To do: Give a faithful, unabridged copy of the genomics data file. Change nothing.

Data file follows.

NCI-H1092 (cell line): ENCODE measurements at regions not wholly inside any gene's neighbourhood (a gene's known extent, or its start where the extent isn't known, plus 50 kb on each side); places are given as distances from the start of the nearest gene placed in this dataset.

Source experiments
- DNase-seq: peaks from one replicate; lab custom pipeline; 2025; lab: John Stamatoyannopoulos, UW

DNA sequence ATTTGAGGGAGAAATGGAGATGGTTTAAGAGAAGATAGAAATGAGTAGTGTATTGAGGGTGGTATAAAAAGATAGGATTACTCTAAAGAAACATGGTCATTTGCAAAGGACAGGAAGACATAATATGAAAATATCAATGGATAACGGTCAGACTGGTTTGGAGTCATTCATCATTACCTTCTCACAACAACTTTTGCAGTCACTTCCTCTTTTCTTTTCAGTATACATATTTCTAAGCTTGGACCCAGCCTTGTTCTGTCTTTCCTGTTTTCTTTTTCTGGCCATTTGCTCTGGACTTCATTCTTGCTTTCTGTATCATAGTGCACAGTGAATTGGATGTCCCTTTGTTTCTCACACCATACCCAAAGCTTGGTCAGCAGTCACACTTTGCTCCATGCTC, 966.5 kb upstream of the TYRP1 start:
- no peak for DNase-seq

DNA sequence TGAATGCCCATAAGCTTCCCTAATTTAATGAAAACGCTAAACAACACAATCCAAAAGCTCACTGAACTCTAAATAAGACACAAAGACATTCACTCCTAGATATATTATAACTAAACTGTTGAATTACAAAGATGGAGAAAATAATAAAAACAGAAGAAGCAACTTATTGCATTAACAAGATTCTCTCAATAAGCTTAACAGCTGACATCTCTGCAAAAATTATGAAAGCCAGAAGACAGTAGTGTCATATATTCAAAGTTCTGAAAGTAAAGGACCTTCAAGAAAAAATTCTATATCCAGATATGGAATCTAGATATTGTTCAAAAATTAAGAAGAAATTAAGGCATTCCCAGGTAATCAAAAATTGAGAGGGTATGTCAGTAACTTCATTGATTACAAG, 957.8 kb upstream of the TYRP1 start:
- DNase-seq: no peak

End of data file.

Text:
NCI-H1092 (cell line): ENCODE measurements at regions not wholly inside any gene's neighbourhood (a gene's known extent, or its start where the extent isn't known, plus 50 kb on each side); places are given as distances from the start of the nearest gene placed in this dataset.

Source experiments
- DNase-seq: peaks from one replicate; lab custom pipeline; 2025; lab: John Stamatoyannopoulos, UW

DNA sequence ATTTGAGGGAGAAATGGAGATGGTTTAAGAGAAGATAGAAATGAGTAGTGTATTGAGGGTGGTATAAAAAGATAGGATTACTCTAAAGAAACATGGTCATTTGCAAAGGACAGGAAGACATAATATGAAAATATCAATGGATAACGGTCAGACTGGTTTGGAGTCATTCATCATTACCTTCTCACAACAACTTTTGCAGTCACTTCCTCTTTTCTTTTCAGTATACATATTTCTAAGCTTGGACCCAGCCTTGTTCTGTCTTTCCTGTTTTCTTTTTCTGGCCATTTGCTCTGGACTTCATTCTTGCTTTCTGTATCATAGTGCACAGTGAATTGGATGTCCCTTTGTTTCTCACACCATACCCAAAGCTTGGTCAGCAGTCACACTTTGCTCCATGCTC, 966.5 kb upstream of the TYRP1 start:
- no peak for DNase-seq

DNA sequence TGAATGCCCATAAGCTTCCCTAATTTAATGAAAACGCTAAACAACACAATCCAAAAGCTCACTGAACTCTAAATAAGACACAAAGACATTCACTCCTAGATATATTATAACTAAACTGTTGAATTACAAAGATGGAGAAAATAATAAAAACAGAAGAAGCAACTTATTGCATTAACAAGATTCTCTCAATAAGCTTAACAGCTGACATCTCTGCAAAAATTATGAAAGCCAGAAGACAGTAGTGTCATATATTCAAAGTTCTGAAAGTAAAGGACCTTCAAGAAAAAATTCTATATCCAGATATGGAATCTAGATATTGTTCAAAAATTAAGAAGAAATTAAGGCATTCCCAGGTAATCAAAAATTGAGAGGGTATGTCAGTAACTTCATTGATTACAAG, 957.8 kb upstream of the TYRP1 start:
- DNase-seq: no peak